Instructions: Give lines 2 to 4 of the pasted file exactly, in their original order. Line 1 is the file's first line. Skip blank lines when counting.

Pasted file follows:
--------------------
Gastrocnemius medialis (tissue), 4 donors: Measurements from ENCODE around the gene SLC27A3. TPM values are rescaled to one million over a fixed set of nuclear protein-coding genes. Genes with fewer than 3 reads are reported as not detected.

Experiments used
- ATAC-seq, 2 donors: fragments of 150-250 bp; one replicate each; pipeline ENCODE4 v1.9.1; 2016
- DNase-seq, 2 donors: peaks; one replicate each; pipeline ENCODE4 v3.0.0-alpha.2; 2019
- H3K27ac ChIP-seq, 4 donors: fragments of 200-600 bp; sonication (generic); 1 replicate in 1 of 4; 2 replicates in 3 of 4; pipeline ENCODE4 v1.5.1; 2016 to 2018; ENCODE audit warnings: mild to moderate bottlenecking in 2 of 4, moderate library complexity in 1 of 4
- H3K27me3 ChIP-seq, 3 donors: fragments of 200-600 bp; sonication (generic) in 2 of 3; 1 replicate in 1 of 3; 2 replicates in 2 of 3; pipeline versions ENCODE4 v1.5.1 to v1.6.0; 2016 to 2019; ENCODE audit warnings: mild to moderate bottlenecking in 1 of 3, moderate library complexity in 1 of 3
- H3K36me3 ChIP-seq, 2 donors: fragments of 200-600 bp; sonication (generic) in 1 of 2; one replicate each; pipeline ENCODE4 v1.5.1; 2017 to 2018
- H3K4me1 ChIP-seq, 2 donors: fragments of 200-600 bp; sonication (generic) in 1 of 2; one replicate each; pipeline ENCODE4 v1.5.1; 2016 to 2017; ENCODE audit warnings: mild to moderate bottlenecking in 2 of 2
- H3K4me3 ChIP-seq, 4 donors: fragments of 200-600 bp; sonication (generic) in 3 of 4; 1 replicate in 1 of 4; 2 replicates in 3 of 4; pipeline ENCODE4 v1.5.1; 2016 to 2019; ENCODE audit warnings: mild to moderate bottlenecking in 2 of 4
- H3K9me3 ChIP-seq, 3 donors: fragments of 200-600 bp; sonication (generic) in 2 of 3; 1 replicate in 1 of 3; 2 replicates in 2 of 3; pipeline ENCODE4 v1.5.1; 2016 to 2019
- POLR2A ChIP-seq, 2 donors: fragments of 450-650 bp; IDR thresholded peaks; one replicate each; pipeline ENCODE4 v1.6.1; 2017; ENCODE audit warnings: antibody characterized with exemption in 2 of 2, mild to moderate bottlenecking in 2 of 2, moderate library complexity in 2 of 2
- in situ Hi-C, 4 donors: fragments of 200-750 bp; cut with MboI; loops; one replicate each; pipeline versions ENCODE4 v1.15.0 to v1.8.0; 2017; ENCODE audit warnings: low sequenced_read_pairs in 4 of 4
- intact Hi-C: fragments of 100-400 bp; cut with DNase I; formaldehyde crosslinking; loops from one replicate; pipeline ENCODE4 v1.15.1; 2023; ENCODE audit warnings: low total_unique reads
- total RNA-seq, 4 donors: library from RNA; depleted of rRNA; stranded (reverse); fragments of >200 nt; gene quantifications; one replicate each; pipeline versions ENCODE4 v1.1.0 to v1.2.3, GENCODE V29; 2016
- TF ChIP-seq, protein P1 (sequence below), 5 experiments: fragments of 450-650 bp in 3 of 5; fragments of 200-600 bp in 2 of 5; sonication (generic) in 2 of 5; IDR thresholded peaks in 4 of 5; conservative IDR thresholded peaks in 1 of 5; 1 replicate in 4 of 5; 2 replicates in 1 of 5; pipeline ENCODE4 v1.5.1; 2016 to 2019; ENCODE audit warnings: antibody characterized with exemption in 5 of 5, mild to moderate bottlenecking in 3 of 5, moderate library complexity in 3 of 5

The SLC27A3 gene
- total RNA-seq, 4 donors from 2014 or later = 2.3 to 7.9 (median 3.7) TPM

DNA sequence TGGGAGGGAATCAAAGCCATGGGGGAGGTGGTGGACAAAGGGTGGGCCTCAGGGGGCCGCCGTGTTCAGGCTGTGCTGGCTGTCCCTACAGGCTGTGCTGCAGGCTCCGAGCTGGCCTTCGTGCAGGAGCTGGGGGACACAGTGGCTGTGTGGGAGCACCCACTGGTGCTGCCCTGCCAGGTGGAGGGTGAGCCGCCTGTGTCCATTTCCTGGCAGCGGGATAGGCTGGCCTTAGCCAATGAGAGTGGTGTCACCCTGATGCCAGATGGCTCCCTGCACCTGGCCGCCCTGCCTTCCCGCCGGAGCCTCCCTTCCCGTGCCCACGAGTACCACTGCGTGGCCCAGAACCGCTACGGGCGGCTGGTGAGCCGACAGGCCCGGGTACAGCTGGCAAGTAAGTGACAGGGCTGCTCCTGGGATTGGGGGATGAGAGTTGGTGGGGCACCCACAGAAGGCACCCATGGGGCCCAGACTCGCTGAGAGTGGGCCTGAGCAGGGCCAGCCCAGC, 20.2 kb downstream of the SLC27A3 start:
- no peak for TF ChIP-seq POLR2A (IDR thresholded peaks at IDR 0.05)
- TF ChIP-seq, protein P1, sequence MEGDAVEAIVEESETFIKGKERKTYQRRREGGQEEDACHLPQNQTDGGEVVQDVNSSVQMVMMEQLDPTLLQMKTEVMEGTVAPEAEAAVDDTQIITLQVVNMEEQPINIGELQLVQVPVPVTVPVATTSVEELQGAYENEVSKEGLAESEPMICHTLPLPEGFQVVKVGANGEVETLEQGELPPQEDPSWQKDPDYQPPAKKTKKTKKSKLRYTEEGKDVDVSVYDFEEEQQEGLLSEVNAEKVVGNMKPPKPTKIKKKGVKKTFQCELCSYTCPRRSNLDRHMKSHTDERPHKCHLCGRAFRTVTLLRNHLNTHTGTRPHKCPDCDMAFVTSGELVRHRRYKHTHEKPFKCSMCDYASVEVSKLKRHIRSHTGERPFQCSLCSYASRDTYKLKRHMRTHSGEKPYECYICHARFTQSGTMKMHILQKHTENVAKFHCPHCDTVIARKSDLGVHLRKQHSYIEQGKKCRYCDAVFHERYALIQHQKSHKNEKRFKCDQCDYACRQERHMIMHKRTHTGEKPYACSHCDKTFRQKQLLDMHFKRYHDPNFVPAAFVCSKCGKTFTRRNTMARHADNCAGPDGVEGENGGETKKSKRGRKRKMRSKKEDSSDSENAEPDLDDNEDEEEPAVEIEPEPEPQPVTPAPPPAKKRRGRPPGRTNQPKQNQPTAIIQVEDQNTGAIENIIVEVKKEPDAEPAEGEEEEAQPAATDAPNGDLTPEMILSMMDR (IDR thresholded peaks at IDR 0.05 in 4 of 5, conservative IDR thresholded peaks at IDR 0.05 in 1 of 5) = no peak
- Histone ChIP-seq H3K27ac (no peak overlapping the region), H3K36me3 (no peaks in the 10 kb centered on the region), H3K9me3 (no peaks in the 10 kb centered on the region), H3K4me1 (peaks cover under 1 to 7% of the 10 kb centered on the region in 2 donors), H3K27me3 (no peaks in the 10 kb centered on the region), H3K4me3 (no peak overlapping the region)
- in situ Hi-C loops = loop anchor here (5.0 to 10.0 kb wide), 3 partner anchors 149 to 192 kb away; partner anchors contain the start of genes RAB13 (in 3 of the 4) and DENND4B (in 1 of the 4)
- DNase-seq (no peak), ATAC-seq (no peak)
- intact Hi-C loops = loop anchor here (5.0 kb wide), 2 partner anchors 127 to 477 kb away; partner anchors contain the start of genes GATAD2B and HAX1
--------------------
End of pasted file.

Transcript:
Experiments used
- ATAC-seq, 2 donors: fragments of 150-250 bp; one replicate each; pipeline ENCODE4 v1.9.1; 2016
- DNase-seq, 2 donors: peaks; one replicate each; pipeline ENCODE4 v3.0.0-alpha.2; 2019